2010 Honda Accord Crosstour EX-LEnlarge Photo
Well if “The Family Truckster” destroyed the image of the station wagon in the United States then the Honda Accord Crosstour is here to restore our faith in the fun to drive family wagon. Call it a crossover if you want but if it is low and drives like a sedan but has an open hatch cargo area then it’s a wagon. End of story.
The Accord Crosstour pricing starts out at $29,670 for a two-wheel drive EX model that comes pretty much fully loaded with a standard 271 horsepower 3.5 liter V6, dual-zone climate control, moonroof, power seats, a 360-watt 6 disc audio system and much more. The uplevel EX-L ($32,570) adds leather seats, Home link, USB-connectivity (which should be standard on any car nowadays), Bluetooth, along with the option of Honda’s peerless satellite-linked navigation. Adding all-wheel drive to the EX-L bumps the cost up to $34,020.
While some internet rabble-rousers made a fuss about the appearance of the large grille of the Crosstour when it was first released, in the metal this is a visually striking automotive design. The rear hatch is almost Saab like in detailing, the front end works and the whole package looks especially cool with the “snowflake” design alloys that are standard on the EX-L.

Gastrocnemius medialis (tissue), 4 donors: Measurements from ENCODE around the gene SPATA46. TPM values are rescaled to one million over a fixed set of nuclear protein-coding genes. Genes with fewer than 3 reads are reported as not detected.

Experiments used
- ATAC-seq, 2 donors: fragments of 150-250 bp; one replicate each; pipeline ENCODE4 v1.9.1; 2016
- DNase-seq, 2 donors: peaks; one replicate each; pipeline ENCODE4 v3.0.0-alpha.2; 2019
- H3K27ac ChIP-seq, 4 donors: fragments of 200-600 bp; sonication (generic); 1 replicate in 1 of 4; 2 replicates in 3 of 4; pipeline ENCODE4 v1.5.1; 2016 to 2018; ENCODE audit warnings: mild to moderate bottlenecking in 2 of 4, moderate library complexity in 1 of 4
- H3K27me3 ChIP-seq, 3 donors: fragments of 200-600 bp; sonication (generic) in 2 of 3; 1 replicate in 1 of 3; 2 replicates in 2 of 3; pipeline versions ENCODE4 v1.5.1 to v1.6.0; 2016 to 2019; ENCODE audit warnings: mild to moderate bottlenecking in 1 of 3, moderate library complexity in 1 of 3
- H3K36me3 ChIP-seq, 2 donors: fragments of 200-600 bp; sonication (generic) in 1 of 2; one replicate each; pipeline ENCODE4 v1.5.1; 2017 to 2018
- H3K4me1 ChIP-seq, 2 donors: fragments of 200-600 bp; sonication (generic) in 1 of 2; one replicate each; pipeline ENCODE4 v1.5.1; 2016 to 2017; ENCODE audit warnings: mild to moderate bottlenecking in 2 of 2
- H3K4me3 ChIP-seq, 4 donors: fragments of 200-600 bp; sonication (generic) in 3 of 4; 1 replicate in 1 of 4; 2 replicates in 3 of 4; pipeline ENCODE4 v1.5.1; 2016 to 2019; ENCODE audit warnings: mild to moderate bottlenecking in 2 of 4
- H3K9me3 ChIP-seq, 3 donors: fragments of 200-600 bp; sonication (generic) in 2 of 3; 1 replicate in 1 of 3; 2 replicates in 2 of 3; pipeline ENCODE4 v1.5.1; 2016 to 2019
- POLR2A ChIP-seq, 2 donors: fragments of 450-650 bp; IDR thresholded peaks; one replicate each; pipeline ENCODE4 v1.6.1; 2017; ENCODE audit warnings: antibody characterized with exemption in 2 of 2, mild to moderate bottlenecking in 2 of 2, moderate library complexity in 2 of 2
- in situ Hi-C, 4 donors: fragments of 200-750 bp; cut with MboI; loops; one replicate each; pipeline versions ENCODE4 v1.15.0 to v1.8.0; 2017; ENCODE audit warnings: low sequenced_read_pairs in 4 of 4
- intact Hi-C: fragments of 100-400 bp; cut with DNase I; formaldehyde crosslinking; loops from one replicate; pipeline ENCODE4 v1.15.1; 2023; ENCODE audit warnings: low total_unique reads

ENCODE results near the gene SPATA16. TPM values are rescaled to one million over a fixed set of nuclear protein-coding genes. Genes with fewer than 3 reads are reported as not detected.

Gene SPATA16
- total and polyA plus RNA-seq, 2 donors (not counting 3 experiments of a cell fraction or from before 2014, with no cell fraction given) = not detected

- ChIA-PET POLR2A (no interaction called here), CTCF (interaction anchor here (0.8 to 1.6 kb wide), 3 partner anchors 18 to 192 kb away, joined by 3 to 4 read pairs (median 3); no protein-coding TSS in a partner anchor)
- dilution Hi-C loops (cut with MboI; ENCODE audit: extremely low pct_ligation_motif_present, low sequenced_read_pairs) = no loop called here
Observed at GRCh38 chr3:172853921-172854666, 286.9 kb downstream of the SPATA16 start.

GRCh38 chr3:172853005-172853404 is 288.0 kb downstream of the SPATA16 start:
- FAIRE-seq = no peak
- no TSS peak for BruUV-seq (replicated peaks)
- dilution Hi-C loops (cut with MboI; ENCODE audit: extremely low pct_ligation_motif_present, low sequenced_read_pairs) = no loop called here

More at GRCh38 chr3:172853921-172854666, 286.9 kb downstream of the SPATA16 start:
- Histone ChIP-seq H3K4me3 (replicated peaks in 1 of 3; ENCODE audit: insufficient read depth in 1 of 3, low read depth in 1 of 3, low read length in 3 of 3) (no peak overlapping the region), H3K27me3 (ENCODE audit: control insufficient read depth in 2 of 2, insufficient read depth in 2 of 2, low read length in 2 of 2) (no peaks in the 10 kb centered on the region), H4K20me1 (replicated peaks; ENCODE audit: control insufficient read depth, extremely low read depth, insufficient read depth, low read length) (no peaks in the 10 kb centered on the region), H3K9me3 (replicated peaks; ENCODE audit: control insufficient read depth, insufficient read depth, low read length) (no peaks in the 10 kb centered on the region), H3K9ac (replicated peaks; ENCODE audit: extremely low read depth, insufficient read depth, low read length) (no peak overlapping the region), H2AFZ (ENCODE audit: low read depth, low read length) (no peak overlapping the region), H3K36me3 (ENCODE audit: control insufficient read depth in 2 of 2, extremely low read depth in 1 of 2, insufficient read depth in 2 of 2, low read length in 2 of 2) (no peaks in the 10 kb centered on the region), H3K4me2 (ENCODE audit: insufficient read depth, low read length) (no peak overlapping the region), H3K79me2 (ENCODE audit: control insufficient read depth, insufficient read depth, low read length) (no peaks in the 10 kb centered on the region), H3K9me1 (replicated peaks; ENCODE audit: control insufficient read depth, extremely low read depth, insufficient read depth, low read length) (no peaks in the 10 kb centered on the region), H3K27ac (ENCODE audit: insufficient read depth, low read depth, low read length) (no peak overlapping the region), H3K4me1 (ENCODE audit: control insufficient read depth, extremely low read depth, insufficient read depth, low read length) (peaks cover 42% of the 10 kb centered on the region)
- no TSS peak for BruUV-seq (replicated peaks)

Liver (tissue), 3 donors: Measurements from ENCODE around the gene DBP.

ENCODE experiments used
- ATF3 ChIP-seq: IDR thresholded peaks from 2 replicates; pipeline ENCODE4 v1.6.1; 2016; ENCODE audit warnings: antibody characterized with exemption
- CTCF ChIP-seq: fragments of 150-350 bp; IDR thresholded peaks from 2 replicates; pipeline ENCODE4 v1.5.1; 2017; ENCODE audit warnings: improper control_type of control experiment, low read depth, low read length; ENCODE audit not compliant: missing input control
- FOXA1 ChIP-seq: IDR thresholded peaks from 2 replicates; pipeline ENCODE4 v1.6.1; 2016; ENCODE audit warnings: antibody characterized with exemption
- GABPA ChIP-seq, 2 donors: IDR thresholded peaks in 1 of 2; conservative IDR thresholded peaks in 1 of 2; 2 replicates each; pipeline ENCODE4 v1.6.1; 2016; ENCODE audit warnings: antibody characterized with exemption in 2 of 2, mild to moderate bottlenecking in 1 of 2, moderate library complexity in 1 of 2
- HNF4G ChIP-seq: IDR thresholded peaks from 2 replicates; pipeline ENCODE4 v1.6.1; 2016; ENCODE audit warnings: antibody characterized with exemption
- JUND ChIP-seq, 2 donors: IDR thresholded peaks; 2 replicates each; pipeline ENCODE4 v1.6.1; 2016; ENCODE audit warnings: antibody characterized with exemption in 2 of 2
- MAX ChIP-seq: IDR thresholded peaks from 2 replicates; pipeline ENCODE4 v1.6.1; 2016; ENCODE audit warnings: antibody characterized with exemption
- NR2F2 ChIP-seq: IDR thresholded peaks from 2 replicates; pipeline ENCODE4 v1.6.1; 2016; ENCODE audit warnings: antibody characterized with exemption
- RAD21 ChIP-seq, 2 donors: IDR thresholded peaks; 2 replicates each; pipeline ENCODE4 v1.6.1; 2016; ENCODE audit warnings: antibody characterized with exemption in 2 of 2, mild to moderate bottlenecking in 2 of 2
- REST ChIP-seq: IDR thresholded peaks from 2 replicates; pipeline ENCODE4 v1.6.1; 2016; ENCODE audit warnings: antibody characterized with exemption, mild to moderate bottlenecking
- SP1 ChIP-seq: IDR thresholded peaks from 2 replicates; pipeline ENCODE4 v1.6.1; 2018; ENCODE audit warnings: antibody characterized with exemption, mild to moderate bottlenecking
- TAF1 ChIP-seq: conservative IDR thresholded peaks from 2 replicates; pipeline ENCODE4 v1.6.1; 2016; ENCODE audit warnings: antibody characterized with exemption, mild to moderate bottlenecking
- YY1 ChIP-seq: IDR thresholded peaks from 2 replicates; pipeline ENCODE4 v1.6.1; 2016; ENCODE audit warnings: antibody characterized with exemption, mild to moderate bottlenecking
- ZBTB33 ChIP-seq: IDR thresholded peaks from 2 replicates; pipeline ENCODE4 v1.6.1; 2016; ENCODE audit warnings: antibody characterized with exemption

As the Crosstour is based on the Accord platform and uses the same V6 you can rest assured that this station wagon will be a blast to drive. You can’t expect great handling from a top heavy crossover, now can you? The V6 in the Crosstour is also much more efficient than most crossover engines as it is rated at 21 city/29 highway by the EPA.
The interior of the Crosstour is pure Accord with that model’s dashboard serving duty here too. Build quality is hugely impressive and as is always true of Accord everything feels engineered to last. Cargo space is also ample with 25.3 cubic feet with the rear seats up and a moving van like 51.3 cubic feet with the seats down.
The only thing missing here is a rear seat DVD entertainment system and the Honda Accord Crosstour would be the perfect family hauler. But you can still always buy an aftermarket unit that hooks to the front head-rests. Or maybe you could try talking to your children on cross-country road trips like the one in “Vacation.” Eh, maybe not.
Check out the review and even more photos of the car at TheCarConnection.com, which did an exhaustive review of the Crosstour and gave it an excellent 8.2 out of 10 score.